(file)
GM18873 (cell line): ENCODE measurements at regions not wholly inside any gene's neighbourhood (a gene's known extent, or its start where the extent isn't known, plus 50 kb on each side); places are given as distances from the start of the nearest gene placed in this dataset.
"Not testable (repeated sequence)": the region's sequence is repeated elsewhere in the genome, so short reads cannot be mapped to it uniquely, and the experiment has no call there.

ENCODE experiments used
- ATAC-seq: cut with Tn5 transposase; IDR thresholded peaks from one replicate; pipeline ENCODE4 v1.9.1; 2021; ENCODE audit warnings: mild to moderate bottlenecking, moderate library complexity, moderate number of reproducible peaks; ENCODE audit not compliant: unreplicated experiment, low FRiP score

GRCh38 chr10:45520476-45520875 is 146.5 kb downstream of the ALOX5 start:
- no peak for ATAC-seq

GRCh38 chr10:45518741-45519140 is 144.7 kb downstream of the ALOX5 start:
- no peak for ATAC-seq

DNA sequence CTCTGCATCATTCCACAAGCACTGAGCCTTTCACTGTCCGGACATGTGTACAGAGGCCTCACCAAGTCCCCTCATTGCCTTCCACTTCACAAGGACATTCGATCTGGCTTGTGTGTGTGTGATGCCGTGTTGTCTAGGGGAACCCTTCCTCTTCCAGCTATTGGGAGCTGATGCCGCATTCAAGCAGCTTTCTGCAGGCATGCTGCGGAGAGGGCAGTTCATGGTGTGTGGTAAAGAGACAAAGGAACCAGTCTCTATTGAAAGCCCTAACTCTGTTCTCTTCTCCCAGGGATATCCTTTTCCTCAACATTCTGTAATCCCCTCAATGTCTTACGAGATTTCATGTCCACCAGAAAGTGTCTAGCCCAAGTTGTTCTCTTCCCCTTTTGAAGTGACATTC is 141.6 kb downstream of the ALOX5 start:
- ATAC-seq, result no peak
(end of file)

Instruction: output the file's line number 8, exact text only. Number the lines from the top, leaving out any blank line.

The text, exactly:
- no peak for ATAC-seq